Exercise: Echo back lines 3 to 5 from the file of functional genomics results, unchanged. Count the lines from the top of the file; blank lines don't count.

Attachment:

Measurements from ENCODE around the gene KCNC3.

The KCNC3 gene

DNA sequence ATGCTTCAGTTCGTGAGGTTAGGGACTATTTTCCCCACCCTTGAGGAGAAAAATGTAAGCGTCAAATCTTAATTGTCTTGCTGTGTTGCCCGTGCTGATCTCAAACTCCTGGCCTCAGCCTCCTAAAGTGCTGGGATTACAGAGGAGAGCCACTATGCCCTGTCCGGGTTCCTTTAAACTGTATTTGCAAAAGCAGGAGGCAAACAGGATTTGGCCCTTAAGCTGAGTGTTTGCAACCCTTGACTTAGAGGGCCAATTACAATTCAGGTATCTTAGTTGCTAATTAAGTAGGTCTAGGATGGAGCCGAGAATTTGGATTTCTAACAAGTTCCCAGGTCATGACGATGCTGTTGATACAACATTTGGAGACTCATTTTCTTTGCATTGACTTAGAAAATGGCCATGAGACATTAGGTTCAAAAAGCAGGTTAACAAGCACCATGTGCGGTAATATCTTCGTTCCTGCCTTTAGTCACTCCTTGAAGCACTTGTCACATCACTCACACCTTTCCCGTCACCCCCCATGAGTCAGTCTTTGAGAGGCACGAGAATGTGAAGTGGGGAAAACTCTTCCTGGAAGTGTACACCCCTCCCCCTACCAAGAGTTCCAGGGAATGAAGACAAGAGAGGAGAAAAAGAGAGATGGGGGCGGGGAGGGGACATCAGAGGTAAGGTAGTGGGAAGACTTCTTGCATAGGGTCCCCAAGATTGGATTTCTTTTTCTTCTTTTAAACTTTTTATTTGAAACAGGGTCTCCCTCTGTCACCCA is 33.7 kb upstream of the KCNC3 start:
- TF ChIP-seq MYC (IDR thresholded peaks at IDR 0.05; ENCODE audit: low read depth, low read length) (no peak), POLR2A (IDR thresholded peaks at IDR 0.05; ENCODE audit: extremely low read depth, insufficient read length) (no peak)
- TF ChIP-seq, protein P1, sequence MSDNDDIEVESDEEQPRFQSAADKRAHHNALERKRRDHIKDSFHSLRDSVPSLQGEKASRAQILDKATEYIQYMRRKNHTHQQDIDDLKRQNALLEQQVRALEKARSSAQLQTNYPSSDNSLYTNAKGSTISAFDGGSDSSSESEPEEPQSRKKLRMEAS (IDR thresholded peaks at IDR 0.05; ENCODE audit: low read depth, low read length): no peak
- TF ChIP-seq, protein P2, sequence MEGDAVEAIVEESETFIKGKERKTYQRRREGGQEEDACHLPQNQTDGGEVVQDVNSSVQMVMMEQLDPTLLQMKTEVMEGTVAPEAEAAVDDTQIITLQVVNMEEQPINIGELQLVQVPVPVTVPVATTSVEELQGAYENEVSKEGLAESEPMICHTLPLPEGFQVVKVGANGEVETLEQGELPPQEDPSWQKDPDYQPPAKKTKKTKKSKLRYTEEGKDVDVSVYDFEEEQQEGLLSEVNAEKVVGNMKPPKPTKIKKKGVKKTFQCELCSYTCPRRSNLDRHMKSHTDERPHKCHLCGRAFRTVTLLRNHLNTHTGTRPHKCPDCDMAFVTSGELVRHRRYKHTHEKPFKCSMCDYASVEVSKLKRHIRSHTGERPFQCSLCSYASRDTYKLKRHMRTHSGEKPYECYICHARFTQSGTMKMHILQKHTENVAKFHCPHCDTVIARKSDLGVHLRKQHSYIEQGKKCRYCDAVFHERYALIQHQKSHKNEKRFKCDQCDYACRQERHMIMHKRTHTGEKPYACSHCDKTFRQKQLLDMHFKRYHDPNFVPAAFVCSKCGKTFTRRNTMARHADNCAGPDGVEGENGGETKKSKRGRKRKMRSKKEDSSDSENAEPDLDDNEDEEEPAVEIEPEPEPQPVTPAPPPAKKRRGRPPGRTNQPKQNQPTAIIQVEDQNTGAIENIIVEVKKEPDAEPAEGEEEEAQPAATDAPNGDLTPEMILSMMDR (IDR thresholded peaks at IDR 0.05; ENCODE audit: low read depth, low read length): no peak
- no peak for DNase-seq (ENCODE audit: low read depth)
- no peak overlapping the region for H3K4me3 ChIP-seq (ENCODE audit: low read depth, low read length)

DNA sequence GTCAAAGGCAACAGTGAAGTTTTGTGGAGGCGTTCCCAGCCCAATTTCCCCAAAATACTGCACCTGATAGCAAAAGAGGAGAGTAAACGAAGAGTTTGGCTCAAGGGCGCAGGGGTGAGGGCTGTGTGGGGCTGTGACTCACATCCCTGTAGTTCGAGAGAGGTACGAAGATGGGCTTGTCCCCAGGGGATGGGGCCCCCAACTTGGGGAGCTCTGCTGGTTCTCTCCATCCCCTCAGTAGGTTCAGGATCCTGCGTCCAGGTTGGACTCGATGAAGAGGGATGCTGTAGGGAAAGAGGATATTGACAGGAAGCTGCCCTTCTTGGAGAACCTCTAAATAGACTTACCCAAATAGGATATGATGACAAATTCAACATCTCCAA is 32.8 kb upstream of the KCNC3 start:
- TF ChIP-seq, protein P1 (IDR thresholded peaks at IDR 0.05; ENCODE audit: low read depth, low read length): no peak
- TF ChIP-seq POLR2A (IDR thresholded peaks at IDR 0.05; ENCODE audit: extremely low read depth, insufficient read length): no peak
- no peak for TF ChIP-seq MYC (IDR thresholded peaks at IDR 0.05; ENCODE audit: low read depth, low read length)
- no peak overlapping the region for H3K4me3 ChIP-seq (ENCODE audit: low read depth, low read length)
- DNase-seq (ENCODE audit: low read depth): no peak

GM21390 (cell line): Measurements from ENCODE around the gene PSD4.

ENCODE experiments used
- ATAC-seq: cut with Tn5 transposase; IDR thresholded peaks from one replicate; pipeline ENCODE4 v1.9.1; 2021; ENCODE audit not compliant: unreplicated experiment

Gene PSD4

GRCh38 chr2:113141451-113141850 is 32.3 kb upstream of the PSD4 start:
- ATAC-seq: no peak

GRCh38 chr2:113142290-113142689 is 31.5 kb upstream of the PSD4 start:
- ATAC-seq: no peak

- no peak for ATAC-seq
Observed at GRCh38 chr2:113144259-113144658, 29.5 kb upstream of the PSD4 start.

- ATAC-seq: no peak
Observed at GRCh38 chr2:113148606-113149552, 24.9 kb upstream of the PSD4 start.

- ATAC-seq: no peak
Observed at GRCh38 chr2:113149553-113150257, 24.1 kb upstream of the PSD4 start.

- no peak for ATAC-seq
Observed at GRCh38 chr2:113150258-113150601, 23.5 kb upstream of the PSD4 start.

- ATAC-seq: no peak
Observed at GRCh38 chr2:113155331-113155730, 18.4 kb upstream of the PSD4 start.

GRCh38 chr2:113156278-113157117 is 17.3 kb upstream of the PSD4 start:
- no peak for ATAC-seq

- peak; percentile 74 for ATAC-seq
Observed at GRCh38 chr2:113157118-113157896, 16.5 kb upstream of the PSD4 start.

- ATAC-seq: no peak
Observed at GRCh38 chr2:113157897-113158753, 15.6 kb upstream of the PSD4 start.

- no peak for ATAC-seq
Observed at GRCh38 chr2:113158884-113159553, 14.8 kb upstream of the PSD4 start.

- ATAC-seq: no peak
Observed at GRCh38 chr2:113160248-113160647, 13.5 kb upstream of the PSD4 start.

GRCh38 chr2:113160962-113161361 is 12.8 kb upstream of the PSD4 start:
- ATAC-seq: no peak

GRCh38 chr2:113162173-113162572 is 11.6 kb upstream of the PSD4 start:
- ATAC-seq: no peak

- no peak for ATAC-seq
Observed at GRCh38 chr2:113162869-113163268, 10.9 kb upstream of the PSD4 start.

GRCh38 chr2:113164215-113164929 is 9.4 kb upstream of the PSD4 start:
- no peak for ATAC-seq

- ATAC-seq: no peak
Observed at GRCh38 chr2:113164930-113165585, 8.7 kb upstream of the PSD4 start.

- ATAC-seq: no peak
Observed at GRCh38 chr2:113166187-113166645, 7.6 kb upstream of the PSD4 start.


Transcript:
DNA sequence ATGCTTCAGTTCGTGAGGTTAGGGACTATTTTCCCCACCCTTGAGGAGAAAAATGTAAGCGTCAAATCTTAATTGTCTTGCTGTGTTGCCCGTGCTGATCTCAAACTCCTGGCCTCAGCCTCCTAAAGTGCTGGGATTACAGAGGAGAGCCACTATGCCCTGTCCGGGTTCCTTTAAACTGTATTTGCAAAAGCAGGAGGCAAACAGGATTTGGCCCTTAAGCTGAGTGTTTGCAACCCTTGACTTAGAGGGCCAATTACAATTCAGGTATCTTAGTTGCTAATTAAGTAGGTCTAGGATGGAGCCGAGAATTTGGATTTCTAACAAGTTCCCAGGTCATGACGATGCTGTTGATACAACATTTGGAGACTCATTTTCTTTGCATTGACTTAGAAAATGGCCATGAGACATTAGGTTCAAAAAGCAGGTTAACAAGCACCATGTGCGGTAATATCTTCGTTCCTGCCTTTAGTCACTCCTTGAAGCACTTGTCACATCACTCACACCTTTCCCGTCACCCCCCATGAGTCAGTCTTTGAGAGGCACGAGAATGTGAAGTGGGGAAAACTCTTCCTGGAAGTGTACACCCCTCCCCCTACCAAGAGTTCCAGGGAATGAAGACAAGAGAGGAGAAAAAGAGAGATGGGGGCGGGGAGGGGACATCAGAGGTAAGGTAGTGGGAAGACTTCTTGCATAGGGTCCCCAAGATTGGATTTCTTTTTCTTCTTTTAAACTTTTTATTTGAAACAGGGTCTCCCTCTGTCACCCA is 33.7 kb upstream of the KCNC3 start:
- TF ChIP-seq MYC (IDR thresholded peaks at IDR 0.05; ENCODE audit: low read depth, low read length) (no peak), POLR2A (IDR thresholded peaks at IDR 0.05; ENCODE audit: extremely low read depth, insufficient read length) (no peak)
- TF ChIP-seq, protein P1, sequence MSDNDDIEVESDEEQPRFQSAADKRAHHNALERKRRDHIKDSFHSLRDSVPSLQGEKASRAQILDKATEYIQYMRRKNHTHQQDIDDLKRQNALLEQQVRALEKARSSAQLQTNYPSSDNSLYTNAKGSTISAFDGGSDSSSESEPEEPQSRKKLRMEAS (IDR thresholded peaks at IDR 0.05; ENCODE audit: low read depth, low read length): no peak